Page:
As a gullible and easily impressionable youth, anything that wasn’t early 90s country radio (or the overly played and equally obnoxious doobs of the grunge scene) grabbed my conformed and sheltered ear. Jane’s Addiction, Onyx, Beastie Boys, Operation Ivy, Ministry, Vacuum Scam, and The Pharcyde all became rhythmically projected voices, representing the outside world; a world I knew nothing about, but that which promised gilded and painful excitement.
Cypress Hill’s first two albums are critically flawless. Fans of Tim McGraw and those still clinging to Pearl Jam may have a different (and mortally incorrect) opinion. On the We Ain’ Goin’ Out Like That single, which is really more of an EP, there featured a song that was released exclusively to this release. This song, the opus of my youth, and a song my friends and I still quote on a weekly bases, is Scooby Doo. No mysteries are solved during the three minutes and 39 seconds of this epic story, and nobody utters the icon phrase “jinkies” (at least in English). Instead, Scooby Doo is a bass-heavy, skull-vibrating anthem covering themes of street confrontations and the ultimate and fatal error of crossing that forbidden line in the sand. It was, at the time, a force so strong, we’d play it on as many different stereos as we could to see whose rig had the biggest bass. Lancer Dancer is the legendary champ on all counts of said experiment (his mobile speaker system would knock you up side the head and inject a subtle, but piercing ringing sensation, both pleasing and a bit sobering).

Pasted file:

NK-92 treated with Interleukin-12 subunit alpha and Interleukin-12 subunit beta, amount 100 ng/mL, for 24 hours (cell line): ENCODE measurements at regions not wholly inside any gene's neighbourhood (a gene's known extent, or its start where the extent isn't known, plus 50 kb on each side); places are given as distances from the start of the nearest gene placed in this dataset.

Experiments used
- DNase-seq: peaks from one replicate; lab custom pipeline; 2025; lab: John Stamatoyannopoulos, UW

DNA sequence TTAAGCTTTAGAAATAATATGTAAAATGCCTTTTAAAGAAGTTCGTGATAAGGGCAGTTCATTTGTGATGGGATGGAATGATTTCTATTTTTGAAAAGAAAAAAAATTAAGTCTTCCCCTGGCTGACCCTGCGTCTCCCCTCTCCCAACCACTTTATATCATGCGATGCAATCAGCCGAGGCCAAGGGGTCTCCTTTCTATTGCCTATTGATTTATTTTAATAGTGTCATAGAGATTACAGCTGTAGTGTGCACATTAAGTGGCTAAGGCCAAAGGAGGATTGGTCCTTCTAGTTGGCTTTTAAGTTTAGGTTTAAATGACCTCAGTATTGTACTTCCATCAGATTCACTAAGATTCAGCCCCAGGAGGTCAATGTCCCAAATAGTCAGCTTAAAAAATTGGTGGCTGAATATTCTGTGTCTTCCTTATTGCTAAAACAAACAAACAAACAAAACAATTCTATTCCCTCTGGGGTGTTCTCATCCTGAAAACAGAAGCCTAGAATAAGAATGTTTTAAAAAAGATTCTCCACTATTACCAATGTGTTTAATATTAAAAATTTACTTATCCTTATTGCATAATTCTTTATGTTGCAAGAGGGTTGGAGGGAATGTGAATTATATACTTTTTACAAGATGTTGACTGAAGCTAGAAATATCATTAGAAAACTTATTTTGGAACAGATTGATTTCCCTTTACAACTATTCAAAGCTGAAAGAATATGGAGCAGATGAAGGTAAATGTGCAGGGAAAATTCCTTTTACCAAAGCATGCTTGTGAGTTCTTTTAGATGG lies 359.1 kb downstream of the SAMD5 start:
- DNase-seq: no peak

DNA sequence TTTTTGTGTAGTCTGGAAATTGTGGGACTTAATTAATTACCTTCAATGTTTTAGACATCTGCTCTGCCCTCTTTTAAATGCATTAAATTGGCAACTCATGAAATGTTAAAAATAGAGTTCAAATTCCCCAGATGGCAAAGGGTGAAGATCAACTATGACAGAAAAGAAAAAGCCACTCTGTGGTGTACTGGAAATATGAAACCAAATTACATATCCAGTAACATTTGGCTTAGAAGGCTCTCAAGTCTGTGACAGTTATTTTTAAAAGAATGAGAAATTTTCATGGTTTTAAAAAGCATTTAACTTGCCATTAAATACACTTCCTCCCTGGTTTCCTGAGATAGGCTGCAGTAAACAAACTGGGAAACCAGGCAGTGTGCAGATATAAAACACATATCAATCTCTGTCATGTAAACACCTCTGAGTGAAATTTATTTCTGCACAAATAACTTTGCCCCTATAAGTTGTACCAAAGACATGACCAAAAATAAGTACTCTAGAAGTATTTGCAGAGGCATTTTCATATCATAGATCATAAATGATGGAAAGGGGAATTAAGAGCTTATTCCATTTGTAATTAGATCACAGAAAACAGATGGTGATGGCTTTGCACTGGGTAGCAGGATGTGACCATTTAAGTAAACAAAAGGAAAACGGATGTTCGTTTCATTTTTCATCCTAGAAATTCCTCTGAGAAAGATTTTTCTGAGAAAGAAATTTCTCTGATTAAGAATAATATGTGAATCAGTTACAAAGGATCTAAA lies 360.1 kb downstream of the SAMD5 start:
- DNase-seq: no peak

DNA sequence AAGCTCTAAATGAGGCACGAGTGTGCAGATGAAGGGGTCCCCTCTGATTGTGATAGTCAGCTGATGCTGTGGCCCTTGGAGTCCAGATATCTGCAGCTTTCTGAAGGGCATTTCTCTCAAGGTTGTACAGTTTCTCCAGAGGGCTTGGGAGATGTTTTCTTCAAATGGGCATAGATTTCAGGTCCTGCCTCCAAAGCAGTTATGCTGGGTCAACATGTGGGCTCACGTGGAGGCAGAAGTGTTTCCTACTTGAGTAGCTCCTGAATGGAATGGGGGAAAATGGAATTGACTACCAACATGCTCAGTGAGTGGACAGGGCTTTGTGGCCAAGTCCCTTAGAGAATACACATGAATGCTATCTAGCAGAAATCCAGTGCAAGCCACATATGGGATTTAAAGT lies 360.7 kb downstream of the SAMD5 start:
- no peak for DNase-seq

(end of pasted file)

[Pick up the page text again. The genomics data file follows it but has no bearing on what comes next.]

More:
Scooby Doo, if only for me, and a modest core group of friends, is 1000 times more legendary than Stairway to Heaven, and will forever live as the biggest, most atrocious bass-tastic song I’ve ever had the distinct pleasure of experiencing.
You’d aroun’ da way, mang… I know where chu at!